That’s not exactly what a team — who hasn’t historically been
immune Stephen Jackson to pressure — wants to hear, right?
At least, that’s what a lot of Cavs fans were saying as the team’s rumored pursuit of All-Star forward Kevin Love moved from rumor to credible to, as reported now, a question not if, but when? Gilbert can’t help but be of reminded 2005, of his team’s last hasty ditching of future flexibility in exchange for a bump in immediate competitiveness, when thinking seriously about trading for Love and the prospect of his payroll carrying three $20 million/per players as early as next summer.
None of this is to say that Love isn’t a great player. He is easily a top-15 talent in the league – never something that was said about the Cavs 2005 free agent troika – and trading for him would cement the Cavs in the top-three in the Eastern Conference. It was just as important for the Cavs, though, to keep an eye on their future flexibility if they wish to fully exorcise 2005 rather than repeat its organizational handcuffing. The reported deal – Andrew Wiggins, Anthony Bennett and a protected 2015 first round pick, with Love now agreeing to resign with the Cavs this off-season – does just that.
Trade scenarios have topped out at the Cavs including Dion Waiters, multiple first round picks and a heap of non-guaranteed money in addition to headliner Andrew Wiggins and likely throw-in Anthony Bennett (Ed. Note: this was written before this morning’s report by Yahoo). This would leave the Cavs relying on contributions from aging veterans like Mike Miller (and possibly Ray Allen and/or Kevin Martin) on the wing, in much the same way that James sought help from past-their-primes Wallace and O’Neal in the post during his first go-around with the team. The 2013-14 Miami Heat are the most recent example of when relying on an aging supporting cast, many of whom have taken league minimum deals to play on a contender, can eventually become the pressure that breaks the geriatric camel’s back.
Does this mean the Cavs should break off talks to acquire Love in order to hold onto Waiters? Or Bennett? Or a 2017 heavily protected pick? No, but it is to say that the Cavs need to act less from a place of pressure (that thing they do not make “Love” to) and continue the smart roster manipulation that has been Griffin’s calling card since he took over the team back in February. Just shoving all of its assets on the table in a play for Love only increases the risk of dealing for the Timberwolves’ all-star power forward.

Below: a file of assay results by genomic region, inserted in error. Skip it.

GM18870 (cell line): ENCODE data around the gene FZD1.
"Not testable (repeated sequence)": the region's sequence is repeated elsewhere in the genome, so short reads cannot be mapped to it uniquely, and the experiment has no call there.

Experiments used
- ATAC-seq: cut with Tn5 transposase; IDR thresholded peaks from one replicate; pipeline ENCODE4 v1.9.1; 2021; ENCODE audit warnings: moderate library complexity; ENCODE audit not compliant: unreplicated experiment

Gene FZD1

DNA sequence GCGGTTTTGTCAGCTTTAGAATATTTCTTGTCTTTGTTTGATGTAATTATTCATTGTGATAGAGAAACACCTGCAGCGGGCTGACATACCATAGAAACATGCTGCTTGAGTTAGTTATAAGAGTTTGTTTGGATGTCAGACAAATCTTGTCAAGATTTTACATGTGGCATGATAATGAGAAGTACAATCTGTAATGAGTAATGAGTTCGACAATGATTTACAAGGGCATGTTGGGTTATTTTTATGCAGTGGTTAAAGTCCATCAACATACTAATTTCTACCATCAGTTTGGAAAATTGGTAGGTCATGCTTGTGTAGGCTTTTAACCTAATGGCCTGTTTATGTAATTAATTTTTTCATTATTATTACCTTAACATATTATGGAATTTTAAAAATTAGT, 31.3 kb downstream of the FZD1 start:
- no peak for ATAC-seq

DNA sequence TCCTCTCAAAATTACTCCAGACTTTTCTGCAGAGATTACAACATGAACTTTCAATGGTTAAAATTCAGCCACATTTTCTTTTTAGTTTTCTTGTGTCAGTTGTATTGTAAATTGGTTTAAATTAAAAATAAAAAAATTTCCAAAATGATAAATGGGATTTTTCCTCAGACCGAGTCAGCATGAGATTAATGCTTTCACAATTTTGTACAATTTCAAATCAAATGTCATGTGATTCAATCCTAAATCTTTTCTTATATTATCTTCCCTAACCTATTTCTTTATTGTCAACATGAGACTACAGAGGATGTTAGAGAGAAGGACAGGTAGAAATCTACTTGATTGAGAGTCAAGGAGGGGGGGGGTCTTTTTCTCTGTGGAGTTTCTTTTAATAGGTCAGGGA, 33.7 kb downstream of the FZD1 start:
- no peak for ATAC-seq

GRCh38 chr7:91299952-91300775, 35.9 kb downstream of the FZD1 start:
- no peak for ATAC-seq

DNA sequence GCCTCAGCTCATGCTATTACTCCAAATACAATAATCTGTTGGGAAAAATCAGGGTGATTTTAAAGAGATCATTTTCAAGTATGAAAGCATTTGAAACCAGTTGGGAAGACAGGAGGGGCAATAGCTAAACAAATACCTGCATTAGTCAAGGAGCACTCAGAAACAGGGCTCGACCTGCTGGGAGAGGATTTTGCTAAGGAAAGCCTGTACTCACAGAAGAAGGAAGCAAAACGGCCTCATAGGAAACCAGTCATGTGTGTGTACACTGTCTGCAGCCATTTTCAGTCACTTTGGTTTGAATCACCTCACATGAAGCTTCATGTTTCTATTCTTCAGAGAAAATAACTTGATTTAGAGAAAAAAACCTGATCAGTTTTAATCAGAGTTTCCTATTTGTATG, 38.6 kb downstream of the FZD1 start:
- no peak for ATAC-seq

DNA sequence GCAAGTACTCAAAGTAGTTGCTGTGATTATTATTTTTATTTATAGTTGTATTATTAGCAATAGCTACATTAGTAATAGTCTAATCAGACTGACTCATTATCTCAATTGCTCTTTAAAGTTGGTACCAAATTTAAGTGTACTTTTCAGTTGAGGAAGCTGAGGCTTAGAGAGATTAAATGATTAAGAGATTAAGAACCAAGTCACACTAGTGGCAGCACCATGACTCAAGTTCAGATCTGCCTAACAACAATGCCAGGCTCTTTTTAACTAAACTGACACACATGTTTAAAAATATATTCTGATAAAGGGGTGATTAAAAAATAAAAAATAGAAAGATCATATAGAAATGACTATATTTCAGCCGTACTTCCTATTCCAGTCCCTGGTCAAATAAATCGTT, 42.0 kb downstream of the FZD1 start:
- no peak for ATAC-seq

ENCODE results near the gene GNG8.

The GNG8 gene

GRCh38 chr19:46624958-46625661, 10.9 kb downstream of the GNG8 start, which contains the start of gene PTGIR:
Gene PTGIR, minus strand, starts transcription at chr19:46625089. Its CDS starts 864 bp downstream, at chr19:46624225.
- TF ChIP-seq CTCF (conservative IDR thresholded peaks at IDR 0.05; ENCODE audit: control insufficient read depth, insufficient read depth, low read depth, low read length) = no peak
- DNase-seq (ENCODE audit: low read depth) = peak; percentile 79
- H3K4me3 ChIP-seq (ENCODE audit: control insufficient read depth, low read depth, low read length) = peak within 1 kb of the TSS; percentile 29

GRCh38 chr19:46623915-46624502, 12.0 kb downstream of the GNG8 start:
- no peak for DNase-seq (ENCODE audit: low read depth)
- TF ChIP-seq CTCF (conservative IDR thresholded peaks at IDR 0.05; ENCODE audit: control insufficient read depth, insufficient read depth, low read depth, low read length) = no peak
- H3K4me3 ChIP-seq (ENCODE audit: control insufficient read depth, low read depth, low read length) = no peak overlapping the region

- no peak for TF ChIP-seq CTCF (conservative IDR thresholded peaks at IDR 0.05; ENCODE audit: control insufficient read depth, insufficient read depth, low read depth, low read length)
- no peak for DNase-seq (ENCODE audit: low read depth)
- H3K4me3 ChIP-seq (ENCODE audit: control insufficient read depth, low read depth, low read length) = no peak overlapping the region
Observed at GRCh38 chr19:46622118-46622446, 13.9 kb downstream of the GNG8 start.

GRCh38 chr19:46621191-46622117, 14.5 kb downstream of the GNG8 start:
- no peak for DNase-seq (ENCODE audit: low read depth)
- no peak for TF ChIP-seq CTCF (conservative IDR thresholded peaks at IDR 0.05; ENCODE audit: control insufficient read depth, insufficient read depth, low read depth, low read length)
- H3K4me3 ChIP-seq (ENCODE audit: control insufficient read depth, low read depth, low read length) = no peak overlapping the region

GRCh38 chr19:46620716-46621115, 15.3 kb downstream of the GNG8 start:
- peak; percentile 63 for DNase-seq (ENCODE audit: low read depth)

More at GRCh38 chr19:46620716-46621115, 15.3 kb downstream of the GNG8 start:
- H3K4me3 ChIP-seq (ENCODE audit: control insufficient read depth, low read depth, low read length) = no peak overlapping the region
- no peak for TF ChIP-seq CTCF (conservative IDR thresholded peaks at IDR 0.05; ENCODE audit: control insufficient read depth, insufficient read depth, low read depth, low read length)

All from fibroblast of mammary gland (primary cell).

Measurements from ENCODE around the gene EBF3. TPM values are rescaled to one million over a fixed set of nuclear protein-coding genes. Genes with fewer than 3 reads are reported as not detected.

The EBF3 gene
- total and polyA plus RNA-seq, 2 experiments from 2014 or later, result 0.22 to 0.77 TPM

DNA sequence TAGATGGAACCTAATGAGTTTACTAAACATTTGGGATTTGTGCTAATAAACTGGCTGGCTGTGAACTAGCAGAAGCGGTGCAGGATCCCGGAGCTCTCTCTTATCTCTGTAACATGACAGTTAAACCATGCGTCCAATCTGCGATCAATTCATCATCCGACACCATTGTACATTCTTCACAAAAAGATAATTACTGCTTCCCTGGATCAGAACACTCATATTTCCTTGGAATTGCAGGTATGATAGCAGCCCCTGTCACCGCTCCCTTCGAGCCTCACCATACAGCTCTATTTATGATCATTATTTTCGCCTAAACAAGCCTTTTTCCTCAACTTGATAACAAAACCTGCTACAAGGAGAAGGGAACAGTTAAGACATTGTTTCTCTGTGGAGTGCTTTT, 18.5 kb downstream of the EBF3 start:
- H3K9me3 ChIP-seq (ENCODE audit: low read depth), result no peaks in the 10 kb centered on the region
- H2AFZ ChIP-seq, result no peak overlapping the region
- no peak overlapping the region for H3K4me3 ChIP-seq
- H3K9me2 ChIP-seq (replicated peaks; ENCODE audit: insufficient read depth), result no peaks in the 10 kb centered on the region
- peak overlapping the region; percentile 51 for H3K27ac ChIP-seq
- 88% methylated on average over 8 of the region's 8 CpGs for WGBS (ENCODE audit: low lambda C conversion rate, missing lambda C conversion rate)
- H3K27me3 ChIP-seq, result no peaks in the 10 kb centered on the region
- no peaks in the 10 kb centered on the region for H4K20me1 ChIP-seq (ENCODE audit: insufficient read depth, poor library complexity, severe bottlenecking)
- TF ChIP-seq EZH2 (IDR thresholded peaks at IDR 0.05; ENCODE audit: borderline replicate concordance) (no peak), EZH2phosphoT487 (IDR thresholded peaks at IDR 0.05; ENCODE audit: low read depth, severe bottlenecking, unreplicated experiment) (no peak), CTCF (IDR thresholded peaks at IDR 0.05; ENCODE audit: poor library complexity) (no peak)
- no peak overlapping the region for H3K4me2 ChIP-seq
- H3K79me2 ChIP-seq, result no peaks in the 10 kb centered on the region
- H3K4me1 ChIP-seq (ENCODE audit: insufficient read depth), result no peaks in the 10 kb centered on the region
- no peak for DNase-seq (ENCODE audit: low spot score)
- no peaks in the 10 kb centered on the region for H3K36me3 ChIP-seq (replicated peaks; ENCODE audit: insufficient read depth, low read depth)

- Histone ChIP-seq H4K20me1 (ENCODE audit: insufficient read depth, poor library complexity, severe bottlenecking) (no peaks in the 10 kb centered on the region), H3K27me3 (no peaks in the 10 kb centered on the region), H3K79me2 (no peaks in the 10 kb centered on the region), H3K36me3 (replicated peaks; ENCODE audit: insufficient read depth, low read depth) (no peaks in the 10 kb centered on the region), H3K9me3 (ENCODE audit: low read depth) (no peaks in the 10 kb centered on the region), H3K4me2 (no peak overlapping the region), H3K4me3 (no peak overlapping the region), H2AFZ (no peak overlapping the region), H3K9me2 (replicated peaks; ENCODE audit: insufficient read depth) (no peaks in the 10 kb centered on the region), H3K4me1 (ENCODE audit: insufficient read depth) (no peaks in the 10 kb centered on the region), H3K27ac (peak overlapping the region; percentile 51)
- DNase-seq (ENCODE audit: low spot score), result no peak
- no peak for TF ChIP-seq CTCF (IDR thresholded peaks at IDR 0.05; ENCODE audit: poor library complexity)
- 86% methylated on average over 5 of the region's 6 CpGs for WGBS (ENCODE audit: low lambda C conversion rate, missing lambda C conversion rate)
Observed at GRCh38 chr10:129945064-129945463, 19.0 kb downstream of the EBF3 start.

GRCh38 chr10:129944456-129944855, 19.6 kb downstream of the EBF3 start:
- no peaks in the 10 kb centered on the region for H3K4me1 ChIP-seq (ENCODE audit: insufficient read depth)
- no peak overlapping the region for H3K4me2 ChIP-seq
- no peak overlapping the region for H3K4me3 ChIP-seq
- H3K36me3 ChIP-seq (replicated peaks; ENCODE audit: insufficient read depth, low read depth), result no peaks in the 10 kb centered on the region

And, make no mistake, there is very real risk in dealing what could amount to five first round picks and change for a player who, by all reports, will still choose to become a free agent after next season. That uncertainty alone should cause the Cavs to build more protection for themselves going forward into any deal for Love. After all, two of the most valuable assets in allowing a team to maintain its future flexibility are first-round picks and players on rookie-scale contracts. Even if the Cavs are able to re-sign Love next summer, the all-in deal above, once Tristan Thompson is extended as expected, would leave the Cavs without any players of consequence still playing on their rookie deals. This would handcuff the team to a “three max and league minimums” roster that limits their options at roster improvement going forward (see: Heat, Miami).
There are ways of making a deal for Love that will finally put an end to thoughts of the summer of ’05 (and, along with it, Gwen Stephani’s song of that summer, “Hollaback Girl”), but they will require the Cavs to view this more as a strategic opportunity to be better for many years and not a deal, as many reports have painted it, that they’ll just be happy to be able to make. They need to get James the supporting talent to deliver the city of Cleveland its first major championship since 1964 while not busting the metaphorical farm system to do so. This reported trade for Love does just that.
Is history repeating itself with the Cavs?